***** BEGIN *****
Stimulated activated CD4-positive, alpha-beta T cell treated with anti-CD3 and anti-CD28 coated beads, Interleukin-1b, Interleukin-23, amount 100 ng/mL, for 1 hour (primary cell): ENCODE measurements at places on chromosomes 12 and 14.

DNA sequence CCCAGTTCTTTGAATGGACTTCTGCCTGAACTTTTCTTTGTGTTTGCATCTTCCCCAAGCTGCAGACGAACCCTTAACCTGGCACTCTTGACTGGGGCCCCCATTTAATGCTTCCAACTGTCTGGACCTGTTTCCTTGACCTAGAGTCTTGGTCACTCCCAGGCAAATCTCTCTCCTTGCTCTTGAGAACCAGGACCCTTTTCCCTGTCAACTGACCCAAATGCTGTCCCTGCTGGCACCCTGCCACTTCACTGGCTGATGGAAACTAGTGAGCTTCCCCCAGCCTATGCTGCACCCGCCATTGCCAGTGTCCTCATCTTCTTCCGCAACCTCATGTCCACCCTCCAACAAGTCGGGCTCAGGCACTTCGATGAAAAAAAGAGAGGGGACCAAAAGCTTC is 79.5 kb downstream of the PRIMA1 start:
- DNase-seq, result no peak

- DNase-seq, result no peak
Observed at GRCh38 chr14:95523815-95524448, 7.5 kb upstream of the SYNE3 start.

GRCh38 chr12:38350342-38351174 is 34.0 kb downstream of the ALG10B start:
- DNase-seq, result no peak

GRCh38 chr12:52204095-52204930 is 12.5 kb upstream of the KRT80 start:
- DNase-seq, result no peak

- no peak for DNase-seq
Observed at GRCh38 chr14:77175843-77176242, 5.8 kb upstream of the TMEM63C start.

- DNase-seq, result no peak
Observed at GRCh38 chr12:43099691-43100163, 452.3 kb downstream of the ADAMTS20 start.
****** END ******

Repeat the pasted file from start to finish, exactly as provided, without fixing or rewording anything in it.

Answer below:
Stimulated activated CD4-positive, alpha-beta T cell treated with anti-CD3 and anti-CD28 coated beads, Interleukin-1b, Interleukin-23, amount 100 ng/mL, for 1 hour (primary cell): ENCODE measurements at places on chromosomes 12 and 14.

DNA sequence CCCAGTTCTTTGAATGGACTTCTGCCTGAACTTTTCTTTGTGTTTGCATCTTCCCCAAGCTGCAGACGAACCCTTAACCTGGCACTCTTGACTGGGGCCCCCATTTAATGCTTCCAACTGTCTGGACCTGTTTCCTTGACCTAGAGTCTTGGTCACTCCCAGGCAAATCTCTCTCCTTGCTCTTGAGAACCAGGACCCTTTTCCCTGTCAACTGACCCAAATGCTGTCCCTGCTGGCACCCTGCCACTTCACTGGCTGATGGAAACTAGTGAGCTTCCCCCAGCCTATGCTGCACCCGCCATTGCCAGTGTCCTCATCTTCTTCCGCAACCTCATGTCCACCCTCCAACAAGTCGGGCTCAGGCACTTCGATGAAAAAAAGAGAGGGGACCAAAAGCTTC is 79.5 kb downstream of the PRIMA1 start:
- DNase-seq, result no peak

- DNase-seq, result no peak
Observed at GRCh38 chr14:95523815-95524448, 7.5 kb upstream of the SYNE3 start.

GRCh38 chr12:38350342-38351174 is 34.0 kb downstream of the ALG10B start:
- DNase-seq, result no peak

GRCh38 chr12:52204095-52204930 is 12.5 kb upstream of the KRT80 start:
- DNase-seq, result no peak

- no peak for DNase-seq
Observed at GRCh38 chr14:77175843-77176242, 5.8 kb upstream of the TMEM63C start.

- DNase-seq, result no peak
Observed at GRCh38 chr12:43099691-43100163, 452.3 kb downstream of the ADAMTS20 start.